Why we all need to keep blood sugar low, and how CGM can help us do that

I’ve talked about using a continuous glucose monitor before as it’s something I think would benefit everyone, healthy or not. I saw this article recently, which shows that high blood sugar levels seem to “reprogram” stem cells in bone marrow, which develop into white blood cells. These were found to be more inflammatory than when developed at times of lower blood sugar, and the researchers theorized that this could explain why diabetics who control their blood sugar levels still have a higher risk of heart disease and other inflammatory diseases – their macrophages (type of white blood cell) remain inflammatory and can contribute to atherosclerosis (plaque in the arteries). whether this happens in people without diabetes but who have spikes of high blood sugar remains to be investigated, but I highly suspect this is the case.

The reason for this is because diabetes isn’t a black and white issue. The diagnosis of diabetes is based on an arbitrary level of blood sugar, but the problems with blood sugar exist on a spectrum. The higher your blood sugar, the more problems whether or not you receive the diagnosis of “diabetes”. Diabetics simply have blood sugar so high and uncontrolled that it massively increases their risk of complications, enough to require treatment by our current medical model. As I explain below, even “Healthy people” can have dangerous blood sugar spikes which cumulatively can cause ill health. Just because it’s not bad enough to be labelled as a disease, doesn’t mean it’s optimal.

So why should you get a CGM if you’re a non diabetic?

First of all, many people are living with pre-diabetes or diabetes without even knowing it. By the time you experience symptoms such as excessive thirst and urination, fatigue, delayed wound healing etc you are already in “dangerous” territory. The sooner you address the problem, the better the outcome.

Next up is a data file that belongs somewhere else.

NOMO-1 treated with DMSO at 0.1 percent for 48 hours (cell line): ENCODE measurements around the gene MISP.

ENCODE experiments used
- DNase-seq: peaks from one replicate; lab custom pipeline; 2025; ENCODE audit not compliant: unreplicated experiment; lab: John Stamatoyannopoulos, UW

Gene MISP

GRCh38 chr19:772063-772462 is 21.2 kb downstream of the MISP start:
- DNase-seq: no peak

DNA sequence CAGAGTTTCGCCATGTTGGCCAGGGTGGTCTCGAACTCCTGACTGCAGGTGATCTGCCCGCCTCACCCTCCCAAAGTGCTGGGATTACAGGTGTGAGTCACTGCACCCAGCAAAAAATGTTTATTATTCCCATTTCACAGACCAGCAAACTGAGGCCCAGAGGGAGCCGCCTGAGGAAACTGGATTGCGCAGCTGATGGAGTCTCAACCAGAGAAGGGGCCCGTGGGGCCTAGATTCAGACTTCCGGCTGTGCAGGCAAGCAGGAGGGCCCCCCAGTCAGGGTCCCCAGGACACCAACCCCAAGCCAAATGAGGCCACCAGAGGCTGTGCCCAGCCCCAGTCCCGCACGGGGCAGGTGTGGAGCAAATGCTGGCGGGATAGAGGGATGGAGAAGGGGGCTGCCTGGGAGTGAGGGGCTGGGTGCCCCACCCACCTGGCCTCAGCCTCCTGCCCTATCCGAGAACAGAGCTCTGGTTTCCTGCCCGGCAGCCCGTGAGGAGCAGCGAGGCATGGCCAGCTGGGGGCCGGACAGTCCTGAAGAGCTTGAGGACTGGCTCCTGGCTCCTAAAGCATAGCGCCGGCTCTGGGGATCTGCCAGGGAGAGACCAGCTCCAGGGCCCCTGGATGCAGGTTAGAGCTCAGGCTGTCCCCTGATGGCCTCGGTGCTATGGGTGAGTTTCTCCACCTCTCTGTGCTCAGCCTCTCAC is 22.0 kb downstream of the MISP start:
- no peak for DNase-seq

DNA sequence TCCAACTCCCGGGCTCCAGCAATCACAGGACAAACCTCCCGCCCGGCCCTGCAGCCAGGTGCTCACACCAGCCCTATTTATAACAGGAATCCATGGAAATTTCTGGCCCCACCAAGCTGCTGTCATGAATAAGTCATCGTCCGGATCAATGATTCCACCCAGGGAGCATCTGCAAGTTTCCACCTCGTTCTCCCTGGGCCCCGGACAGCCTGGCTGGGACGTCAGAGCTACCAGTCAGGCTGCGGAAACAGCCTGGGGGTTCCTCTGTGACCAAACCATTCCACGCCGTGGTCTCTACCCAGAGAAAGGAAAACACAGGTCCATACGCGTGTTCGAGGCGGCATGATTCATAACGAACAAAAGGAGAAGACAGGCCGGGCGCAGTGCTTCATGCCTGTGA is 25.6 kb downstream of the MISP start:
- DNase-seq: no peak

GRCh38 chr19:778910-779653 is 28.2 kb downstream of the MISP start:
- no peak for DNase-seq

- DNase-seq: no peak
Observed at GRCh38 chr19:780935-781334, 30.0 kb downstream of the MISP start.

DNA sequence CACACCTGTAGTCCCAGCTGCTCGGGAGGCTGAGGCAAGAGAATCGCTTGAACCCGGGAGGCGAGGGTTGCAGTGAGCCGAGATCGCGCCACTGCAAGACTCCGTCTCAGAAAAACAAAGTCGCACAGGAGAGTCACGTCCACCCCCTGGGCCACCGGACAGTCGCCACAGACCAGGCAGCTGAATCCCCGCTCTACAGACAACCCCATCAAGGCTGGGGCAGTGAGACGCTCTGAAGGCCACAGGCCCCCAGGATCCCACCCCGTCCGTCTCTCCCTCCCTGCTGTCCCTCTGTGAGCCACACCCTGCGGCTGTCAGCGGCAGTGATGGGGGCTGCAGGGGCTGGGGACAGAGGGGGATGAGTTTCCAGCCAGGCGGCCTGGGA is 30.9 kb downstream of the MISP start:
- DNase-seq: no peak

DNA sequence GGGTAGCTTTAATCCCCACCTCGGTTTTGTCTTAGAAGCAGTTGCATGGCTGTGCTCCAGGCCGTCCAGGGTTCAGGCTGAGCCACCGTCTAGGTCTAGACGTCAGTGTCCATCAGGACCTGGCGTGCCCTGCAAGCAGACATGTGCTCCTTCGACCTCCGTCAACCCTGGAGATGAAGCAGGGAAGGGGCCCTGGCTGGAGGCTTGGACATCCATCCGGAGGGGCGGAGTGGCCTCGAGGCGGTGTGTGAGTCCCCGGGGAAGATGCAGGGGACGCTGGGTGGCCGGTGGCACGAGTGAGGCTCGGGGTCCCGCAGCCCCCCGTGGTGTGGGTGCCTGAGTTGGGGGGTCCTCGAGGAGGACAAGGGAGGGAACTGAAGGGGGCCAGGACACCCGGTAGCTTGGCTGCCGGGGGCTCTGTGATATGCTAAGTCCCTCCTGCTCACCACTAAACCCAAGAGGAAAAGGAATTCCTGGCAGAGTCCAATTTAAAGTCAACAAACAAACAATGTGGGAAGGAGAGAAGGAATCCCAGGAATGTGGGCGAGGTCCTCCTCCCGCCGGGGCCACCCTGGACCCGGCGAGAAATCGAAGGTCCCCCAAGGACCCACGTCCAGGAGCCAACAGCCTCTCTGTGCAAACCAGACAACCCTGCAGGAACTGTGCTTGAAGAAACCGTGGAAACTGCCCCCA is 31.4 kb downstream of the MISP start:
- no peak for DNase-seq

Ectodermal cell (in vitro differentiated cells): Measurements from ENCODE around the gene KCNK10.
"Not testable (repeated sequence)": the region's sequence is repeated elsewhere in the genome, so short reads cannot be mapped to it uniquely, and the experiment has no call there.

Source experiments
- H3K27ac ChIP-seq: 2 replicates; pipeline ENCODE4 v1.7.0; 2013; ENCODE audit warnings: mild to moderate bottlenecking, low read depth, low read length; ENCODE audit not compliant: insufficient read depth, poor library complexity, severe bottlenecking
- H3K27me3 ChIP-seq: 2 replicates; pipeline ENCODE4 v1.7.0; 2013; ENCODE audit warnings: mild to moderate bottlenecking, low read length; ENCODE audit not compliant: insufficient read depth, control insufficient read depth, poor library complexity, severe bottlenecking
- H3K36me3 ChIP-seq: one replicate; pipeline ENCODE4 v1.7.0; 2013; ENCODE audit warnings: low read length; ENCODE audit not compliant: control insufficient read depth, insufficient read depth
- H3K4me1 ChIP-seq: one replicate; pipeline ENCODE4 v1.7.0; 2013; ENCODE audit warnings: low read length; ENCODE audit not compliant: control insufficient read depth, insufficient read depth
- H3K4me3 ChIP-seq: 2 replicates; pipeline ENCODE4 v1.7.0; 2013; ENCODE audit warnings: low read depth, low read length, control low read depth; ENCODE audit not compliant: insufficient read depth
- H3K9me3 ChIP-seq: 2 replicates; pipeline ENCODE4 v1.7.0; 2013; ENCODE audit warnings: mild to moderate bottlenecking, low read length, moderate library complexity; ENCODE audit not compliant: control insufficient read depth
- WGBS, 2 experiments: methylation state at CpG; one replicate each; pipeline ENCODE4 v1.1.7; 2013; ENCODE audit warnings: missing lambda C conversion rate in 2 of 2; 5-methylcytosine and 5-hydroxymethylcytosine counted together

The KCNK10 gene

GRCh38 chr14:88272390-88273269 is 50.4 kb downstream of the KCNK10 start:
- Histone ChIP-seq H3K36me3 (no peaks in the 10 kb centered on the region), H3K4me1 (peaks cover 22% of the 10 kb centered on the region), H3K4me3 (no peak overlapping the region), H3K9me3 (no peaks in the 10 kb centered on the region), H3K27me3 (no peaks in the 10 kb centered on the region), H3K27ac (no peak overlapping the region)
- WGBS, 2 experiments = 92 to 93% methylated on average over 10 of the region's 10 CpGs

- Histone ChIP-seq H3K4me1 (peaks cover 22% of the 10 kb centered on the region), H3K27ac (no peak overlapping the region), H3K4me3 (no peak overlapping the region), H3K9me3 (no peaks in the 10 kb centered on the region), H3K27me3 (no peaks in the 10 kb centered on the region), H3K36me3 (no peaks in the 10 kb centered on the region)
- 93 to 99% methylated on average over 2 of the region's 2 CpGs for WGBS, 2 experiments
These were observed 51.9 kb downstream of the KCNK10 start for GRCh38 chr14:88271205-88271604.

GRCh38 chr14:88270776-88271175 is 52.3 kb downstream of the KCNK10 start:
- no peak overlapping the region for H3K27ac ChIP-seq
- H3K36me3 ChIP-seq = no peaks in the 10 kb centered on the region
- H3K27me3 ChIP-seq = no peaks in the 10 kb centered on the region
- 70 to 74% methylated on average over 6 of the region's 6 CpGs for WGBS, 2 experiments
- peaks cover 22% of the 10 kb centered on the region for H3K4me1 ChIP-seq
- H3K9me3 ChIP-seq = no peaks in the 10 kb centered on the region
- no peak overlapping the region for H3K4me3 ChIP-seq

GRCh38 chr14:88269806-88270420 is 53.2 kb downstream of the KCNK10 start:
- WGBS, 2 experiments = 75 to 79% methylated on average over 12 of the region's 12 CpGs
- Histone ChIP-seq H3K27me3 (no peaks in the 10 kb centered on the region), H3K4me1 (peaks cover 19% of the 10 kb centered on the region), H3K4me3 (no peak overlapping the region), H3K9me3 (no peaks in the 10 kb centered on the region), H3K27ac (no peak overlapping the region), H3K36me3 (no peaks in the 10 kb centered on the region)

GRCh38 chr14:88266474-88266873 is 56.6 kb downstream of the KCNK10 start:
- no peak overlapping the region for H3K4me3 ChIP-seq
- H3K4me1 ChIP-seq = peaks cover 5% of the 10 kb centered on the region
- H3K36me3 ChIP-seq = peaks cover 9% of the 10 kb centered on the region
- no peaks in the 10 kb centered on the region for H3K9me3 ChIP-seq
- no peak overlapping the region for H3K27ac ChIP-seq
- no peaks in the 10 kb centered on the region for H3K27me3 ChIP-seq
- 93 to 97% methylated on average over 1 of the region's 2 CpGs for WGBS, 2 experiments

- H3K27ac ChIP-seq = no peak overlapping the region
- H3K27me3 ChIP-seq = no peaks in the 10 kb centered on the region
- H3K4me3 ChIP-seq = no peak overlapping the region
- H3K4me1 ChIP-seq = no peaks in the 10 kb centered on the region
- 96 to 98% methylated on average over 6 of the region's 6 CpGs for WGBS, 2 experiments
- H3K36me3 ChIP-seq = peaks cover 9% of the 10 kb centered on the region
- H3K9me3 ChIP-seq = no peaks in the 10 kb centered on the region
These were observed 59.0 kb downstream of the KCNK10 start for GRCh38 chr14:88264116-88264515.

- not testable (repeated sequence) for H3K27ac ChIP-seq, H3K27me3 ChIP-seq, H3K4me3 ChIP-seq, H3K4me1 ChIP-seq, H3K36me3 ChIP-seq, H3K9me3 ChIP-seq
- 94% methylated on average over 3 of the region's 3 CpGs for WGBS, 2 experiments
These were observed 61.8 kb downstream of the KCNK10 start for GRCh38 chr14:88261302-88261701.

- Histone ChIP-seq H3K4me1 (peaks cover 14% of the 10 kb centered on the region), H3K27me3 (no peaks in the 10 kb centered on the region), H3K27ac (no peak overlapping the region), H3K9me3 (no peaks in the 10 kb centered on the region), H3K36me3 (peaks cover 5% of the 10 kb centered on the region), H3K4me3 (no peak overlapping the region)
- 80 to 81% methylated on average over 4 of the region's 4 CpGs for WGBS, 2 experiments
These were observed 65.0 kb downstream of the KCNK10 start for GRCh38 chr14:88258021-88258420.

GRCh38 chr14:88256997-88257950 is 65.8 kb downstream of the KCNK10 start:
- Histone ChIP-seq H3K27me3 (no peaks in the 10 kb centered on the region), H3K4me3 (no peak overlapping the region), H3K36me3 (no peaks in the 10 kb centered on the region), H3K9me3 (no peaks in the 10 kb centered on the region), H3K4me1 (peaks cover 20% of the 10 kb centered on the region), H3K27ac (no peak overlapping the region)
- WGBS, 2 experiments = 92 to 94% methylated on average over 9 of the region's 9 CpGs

But even before being at “pre-diabetic” diagnosis level, a steady up climb of blood glucose levels spells trouble. This study showed that there is high glucose variability in non diabetics, measured using CGM. In a quarter of these people, blood sugar levels reached above 140mg/dL (7.8 mmol/l)up to 15% of the time. This level is considered prediabetic, and the more time your sugars are this high, the more damage is being done to your body. Dr Peter Attia, (a highly respected anti-aging doctor) has argued that for optimal health you should *never* go above 140 mg/dL).

Whether you are diabetic or not you want your blood glucose levels to be as low as possible. High glucose variability in non diabetics is associated with higher all cause mortality , and high insulin levels are strongly associated with Alzheimers disease , cancer mortality and cardiovascular disease in non-diabetics. High glucose is even linked to worse outcomes in hospitalized Covid patients. If you want to prevent death from the major killers (or reduced quality of life in your final years), you absolutely want to keep your blood sugars low, and the only way to do that is to measure and track your glucose and see how it responds to various foods. You can’t change what you don’t know. Don’t forget that individual microbiomes and genetics can influence your response to foods (which is why concepts like low GI are generally not very useful) – for example my blood glucose spikes if I eat oats…therefore I avoid eating oats.

While most people can and should learn how to keep their blood sugar stable by testing themselves with a CGM, there are doubtless some people who should be cautious, in particular those with eating disorders who might not benefit from even more scrutiny of what they eat.

This is the future of personalised medicine, but you don’t need a doctor to measure this. In fact, it is highly unlikely your doctor will even routinely measure your static blood sugar levels if you’re healthy, because most are not aware of the research in non-diabetics, and resources for preventative medicine are limited. Unfortunately our healthcare system is geared up to treat symptoms once a disease process has already established itself rather than preventing it in the first place, but this doesn’t mean that you can’t take control of your own health. There are many CGM products on the market, such as Freestyle Libre (which I’ve used), Dexcom, Eversense etc. The best thing to do is get a monitor, and note how various foods and meals impact your blood sugar. The most alarming insights I noticed with my tracking are that sleep disruption has huge effects on my blood sugar (a reminder to eat lower carb on such days), and that things like fruit cause spikes unless eaten with fat and protein. What insights will you find out?

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